This is almost ok, but using 468/f is a typical length for a half-wave
dipole including the shortening due to end effect (-5%).
At 7.15 the wavelength is 983.571/7.15 = 137.56 feet. In your coax with
VF=0.6779, this would be 93.25 feet.
So a quarter wavelength line would be 0.25*93.25 = 23.31 feet and
a three quarter wavelength line would be 0.75*92.25 = 69.94 feet.
When I modeled this in EZNEC, with 3/4 wl line between the verticals and
a 3/4 wl line to the Tx from vertical #1, the beam goes to the SW. With
5 ohms of ground loss, the gain is 2.56 dBi and the F/B is 8.8 dB. Feed
Z is 86.2 - J 50.02 ohms or a 2.48:1 SWR at 7.15 MHz.
Let me know if you need more info.
73, Terry N6RY
On 2012-05-02 8:44 AM, Bob Ad5vj wrote:
> My first Rodeo on phasing, need confirmation please.
> I am working on 2 34' phased verticals spaced 34' for 40 meters pointing in a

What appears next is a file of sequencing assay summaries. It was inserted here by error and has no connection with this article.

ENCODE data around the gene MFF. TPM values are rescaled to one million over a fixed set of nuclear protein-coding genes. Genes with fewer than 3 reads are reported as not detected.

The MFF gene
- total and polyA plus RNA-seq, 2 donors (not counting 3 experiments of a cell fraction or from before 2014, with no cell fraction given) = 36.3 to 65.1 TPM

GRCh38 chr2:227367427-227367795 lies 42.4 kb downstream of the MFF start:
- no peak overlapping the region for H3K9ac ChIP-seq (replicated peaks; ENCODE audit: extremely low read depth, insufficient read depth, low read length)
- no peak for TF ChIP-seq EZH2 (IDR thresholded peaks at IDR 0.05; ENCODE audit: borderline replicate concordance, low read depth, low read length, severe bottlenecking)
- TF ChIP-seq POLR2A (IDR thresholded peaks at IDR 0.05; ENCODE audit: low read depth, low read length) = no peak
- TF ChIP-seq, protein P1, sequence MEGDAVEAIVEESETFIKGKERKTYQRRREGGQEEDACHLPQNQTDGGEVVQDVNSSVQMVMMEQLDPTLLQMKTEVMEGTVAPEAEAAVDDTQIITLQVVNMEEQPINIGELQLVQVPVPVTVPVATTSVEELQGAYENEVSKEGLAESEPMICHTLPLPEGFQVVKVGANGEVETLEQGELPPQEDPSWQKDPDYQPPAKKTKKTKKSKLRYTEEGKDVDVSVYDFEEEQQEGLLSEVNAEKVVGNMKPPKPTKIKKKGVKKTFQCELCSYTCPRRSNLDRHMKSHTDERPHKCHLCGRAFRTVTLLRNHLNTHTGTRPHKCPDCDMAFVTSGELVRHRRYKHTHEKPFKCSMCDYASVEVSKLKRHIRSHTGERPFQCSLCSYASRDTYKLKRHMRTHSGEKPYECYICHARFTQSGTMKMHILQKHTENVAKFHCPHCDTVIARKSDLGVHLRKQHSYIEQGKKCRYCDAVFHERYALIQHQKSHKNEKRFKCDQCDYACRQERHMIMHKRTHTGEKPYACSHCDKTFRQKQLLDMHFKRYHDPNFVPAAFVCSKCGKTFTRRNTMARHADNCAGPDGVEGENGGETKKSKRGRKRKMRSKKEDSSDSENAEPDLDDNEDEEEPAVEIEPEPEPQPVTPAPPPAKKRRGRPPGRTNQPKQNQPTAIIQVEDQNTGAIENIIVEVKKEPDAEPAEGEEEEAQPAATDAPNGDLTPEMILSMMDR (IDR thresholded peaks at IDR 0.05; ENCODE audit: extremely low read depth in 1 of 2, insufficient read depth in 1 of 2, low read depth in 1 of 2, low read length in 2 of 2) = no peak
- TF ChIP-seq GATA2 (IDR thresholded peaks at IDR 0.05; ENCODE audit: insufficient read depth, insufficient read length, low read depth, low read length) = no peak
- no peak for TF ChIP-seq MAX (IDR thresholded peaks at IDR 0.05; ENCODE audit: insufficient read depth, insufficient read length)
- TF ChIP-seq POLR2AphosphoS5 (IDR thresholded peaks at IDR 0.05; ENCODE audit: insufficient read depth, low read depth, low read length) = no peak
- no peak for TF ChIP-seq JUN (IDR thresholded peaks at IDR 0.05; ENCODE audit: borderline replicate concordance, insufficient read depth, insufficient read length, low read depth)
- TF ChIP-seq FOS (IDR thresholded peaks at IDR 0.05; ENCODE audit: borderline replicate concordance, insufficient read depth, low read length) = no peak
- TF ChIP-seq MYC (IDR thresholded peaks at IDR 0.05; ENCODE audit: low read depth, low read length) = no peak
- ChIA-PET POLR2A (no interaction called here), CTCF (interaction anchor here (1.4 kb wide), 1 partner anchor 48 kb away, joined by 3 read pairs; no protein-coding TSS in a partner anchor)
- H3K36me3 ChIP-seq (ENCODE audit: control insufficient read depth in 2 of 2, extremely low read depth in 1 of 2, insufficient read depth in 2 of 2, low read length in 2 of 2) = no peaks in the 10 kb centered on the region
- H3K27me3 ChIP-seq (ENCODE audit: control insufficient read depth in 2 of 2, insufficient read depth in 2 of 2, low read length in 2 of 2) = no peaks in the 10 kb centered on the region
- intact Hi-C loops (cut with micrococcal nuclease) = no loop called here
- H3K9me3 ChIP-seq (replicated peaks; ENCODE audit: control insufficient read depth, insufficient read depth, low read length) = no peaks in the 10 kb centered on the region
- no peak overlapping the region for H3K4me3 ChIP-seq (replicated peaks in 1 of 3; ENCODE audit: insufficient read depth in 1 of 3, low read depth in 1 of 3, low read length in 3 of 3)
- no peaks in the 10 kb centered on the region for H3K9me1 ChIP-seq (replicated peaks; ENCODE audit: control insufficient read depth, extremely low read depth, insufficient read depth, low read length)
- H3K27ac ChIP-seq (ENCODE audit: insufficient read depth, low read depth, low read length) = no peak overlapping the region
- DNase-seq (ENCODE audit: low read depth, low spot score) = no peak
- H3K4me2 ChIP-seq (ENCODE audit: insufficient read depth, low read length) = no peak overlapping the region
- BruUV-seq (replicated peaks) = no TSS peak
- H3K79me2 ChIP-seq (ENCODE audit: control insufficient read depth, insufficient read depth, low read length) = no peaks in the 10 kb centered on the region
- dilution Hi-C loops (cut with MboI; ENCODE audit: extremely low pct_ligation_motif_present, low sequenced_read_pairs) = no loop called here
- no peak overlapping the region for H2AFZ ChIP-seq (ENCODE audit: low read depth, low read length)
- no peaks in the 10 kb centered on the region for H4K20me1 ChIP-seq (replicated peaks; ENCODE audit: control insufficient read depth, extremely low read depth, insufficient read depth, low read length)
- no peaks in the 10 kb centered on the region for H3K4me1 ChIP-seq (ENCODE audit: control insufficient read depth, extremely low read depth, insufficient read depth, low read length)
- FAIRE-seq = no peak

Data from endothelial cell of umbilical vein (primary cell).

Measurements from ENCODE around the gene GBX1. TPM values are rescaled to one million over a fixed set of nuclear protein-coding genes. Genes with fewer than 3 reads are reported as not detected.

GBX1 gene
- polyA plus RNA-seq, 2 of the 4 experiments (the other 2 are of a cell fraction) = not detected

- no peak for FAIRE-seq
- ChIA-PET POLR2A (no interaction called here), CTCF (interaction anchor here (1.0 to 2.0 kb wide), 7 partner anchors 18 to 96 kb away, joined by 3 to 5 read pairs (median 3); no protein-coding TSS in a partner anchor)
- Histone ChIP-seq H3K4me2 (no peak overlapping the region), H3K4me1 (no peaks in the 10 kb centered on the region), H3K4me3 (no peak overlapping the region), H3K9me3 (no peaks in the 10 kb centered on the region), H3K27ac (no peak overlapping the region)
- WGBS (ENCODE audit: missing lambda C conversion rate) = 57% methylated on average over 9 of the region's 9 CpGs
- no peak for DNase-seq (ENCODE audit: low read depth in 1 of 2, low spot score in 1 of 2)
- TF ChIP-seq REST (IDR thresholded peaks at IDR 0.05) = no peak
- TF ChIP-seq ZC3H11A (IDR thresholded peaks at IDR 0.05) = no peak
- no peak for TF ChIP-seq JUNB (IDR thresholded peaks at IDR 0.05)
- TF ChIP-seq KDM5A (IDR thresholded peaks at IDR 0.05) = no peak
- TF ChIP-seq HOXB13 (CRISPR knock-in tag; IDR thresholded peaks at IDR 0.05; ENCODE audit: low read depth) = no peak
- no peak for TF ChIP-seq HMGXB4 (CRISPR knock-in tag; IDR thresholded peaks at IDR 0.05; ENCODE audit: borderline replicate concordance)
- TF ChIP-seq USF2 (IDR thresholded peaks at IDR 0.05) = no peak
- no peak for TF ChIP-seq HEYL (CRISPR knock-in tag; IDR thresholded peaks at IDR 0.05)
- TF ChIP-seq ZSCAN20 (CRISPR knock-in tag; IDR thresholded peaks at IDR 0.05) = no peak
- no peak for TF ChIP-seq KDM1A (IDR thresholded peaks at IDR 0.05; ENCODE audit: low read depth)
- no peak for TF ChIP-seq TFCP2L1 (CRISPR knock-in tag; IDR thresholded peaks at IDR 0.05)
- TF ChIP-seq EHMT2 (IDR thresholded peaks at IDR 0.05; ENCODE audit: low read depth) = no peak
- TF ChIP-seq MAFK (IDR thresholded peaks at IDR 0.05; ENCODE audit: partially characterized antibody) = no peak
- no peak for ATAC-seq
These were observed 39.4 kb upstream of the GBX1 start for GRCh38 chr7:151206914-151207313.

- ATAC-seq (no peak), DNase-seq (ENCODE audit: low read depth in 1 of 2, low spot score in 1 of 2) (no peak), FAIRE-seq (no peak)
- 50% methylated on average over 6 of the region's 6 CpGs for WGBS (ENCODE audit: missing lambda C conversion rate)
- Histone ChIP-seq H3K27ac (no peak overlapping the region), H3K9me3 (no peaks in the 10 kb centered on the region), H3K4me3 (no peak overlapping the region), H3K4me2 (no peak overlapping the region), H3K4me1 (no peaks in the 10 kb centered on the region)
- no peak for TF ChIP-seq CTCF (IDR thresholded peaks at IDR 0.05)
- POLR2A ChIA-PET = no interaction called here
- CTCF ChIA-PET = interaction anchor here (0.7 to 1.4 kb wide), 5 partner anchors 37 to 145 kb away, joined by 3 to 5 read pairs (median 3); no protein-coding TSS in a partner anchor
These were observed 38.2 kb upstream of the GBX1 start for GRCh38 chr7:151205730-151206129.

> NE/SW line.
> SW ant we call #1
> NE ant we call #2
> I am wanting ONLY NE direction.
> Using my MFJ-259B I have determined the length of coax I have (RG-11) to
> measure 106.2' to the fault.
> Physically measuring the coax it comes to exactly 72'.
> Dividing 72/106.2 I get a measured velocity factor of .6779 according to the
> MFJ manual.
> (468/7.150)/2 =32.7' per 1/4 wave
> 32.7' X 3 = 98.1818
> for 3/4 wavelength
> 98.1818 X .6779 = 66.55'
> So this should be the physically measured coax length for the 3/4 wavelength
> going to the #1 vertical.
> Then I do the same for a 3/4 coax wavelength from #1 to #2 antenna.
> Does that sound right?
> 73, Bob AD5VJ
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